Youngest children in class with ADHD as likely to keep diagnosis in adulthood as older pupils, find scientists

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Children who are the youngest in their class to be identified with ADHD are just as likely to keep the diagnosis as older pupils in their year group, scientists have found.

Experts from the University of Southampton and Paris Nanterre University, working with researchers worldwide, made the discovery after examining data from thousands of patients with attention deficit hyperactivity disorder.

In the past, scientists have questioned the validity of an ADHD diagnosis in younger pupils — arguing they receive it because they are less mature than those born towards the start of the school year.

But the study, published in Lancet Psychiatry, revealed children who are the youngest in the class and get diagnosed with the condition were still as likely to retain it later on as their older peers.

Senior lead author Professor Samuele Cortese, a child and adolescent psychiatrist at the University of Southampton, said: “We know the youngest children in their year group are more likely to be diagnosed with ADHD — but many believe this is because they lag behind their older classmates.

“However, no one has ever explored if these younger children who are diagnosed with ADHD retain the diagnosis later on — until now. Our study shows for the first time that these youngsters are no more likely to lose the diagnosis over time than older children.”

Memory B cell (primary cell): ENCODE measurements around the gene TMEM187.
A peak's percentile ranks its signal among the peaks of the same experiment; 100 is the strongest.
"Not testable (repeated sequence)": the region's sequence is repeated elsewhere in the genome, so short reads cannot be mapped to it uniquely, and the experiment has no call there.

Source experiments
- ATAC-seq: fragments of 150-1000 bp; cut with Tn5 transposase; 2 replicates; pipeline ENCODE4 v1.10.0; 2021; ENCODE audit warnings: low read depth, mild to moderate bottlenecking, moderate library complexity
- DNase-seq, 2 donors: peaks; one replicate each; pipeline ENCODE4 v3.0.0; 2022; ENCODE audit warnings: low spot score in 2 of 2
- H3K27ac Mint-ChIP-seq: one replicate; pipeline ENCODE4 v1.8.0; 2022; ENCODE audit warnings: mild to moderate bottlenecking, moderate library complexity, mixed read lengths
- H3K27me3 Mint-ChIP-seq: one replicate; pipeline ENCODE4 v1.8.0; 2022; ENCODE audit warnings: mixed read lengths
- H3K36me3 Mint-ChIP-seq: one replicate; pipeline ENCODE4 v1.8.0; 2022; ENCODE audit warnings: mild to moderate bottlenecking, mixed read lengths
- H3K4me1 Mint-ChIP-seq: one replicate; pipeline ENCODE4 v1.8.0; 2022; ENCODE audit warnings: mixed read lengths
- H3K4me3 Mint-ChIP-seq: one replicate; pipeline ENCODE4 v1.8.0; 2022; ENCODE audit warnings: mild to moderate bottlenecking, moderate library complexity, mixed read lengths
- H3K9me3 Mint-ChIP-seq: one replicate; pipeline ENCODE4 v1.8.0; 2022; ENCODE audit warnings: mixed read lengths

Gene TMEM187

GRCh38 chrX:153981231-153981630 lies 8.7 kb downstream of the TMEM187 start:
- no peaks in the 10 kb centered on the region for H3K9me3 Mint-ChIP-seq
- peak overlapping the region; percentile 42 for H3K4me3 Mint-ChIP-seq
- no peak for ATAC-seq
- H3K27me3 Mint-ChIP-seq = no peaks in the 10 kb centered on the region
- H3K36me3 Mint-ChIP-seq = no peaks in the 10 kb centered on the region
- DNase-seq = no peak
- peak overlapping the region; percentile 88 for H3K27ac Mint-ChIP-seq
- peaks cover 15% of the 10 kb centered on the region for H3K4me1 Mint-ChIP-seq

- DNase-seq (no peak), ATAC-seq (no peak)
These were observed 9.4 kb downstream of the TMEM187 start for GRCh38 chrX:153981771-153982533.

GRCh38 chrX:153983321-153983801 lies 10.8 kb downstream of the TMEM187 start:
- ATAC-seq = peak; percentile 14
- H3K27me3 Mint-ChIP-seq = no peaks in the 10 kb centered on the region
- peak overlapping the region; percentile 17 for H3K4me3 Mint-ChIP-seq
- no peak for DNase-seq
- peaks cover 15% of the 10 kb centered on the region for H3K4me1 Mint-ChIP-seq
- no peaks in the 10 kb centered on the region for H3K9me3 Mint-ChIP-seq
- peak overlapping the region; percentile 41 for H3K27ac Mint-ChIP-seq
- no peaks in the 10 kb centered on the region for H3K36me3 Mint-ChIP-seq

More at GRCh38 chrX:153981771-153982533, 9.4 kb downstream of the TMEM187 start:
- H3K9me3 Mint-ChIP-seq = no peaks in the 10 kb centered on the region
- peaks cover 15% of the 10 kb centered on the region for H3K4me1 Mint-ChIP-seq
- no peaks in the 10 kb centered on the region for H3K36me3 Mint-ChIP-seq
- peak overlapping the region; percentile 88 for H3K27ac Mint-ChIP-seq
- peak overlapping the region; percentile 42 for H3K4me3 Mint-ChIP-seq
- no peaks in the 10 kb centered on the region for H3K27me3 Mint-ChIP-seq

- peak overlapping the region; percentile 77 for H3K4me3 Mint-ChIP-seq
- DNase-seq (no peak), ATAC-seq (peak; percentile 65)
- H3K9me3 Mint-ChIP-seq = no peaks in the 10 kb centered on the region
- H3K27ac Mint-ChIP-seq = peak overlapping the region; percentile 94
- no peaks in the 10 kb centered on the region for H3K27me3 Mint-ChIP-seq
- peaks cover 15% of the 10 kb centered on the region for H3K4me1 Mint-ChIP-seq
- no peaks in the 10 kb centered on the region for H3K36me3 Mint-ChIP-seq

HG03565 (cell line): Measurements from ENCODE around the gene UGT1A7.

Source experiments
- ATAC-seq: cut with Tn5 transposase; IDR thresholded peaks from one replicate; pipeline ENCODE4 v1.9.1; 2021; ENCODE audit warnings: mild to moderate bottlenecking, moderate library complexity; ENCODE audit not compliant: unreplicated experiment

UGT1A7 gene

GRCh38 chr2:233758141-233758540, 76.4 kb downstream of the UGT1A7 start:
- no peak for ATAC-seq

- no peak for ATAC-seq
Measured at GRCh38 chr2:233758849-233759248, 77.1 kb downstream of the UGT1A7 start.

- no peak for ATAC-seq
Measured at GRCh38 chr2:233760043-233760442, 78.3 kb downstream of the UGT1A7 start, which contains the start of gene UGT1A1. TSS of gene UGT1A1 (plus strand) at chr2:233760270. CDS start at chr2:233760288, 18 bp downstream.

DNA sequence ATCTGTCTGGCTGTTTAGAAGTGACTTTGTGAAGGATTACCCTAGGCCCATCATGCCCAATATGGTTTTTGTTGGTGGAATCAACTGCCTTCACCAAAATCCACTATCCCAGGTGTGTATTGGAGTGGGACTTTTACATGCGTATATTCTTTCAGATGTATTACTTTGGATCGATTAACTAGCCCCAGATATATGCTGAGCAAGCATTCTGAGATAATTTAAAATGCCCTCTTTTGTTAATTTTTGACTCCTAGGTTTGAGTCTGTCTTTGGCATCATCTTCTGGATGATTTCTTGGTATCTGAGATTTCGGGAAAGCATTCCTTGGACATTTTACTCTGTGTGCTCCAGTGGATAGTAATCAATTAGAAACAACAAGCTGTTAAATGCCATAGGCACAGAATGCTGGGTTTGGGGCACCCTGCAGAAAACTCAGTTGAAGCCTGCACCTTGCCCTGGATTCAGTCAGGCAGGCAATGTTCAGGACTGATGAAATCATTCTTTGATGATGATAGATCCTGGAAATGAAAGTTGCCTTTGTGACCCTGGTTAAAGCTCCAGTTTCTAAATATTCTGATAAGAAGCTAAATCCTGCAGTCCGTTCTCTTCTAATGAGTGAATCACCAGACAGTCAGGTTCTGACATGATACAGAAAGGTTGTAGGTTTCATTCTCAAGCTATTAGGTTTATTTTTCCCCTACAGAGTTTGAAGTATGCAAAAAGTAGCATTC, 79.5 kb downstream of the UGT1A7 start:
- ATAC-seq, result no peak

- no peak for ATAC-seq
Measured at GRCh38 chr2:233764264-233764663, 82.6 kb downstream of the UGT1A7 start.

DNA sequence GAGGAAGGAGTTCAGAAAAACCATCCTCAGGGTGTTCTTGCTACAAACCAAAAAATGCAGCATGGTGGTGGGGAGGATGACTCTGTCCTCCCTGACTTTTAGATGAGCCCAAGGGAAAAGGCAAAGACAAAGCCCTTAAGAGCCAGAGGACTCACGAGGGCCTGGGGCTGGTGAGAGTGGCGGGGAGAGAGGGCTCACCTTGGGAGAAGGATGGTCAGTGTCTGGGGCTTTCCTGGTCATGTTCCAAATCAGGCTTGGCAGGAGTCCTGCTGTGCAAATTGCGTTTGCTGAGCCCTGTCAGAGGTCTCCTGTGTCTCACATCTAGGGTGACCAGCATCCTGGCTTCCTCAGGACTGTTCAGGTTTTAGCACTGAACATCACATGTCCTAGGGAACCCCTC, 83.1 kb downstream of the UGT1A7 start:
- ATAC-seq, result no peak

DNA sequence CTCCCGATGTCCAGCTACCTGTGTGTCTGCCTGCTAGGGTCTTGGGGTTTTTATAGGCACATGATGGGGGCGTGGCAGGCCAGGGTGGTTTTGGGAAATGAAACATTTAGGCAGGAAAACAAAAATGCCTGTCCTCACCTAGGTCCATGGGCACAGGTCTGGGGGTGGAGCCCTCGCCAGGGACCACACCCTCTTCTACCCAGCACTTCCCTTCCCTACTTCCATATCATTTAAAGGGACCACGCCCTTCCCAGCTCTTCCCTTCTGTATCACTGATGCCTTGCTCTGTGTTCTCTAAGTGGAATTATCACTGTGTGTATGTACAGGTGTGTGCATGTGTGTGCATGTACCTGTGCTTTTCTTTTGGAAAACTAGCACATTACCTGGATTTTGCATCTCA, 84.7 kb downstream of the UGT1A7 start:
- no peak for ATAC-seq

Around 360 million people worldwide have been diagnosed with ADHD, according to the World Health Organisation, with around a third under the age of 18.

Symptoms include impulsiveness, disorganisation, poor time management skills, difficulty focusing and restlessness.

The study by Southampton and Paris Nanterre, undertaken with 161 scientists worldwide, was based on the largest data set ever created to explore the effect of month of birth on the persistence of ADHD.

In total, it examined data from more than 6,500 patients globally who have been followed up for a period between the ages of four and 33 years old.

Dr Corentin Gosling, an associate professor from the University Paris Nanterre in France and visiting researcher at Southampton, was the first author on the study.

He said: “Our work shows the diagnosis of ADHD in children with a young relative age is not especially unstable.

“However, it could not assess whether it is an appropriate diagnosis or it is because, once a child receives the ADHD label, parents and teachers consider the child as having ADHD and are influenced by the diagnosis. Future studies should solve this question.”



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